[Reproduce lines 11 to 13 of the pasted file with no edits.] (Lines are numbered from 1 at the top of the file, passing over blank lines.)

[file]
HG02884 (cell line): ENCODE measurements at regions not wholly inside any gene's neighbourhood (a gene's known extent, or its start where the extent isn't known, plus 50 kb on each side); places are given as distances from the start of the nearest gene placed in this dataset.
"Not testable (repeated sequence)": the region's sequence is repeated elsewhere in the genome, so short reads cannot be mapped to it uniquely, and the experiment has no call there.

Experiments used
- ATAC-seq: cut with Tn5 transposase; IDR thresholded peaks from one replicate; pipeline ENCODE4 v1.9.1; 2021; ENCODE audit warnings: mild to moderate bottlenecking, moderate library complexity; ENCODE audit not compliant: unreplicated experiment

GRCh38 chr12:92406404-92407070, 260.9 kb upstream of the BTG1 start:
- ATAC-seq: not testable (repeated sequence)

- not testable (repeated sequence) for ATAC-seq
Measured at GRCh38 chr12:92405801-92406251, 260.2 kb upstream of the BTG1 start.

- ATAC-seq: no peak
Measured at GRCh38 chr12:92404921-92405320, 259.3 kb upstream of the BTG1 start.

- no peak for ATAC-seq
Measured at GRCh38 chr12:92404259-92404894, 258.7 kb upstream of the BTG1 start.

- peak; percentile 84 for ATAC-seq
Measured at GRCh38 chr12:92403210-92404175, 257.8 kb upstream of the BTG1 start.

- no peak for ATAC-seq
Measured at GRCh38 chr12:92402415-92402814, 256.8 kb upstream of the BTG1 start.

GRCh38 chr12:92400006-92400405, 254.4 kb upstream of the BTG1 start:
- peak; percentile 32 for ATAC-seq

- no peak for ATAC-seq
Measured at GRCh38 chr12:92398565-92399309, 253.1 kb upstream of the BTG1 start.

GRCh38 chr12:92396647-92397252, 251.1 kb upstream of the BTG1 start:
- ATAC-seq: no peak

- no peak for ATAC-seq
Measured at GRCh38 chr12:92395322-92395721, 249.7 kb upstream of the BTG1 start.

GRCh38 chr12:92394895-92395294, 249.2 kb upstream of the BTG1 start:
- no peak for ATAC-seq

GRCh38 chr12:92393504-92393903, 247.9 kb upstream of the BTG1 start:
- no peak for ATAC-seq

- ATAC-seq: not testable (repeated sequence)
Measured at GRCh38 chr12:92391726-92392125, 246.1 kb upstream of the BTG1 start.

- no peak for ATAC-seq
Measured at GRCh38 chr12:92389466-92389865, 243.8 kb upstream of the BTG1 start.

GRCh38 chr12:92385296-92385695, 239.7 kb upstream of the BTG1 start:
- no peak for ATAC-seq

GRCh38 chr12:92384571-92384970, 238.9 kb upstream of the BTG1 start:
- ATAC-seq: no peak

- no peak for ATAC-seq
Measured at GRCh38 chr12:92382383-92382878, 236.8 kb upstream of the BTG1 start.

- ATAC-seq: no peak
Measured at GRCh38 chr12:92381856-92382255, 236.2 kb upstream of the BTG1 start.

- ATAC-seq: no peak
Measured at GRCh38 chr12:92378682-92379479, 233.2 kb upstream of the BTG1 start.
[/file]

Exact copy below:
- no peak for ATAC-seq
Measured at GRCh38 chr12:92404259-92404894, 258.7 kb upstream of the BTG1 start.

- peak; percentile 84 for ATAC-seq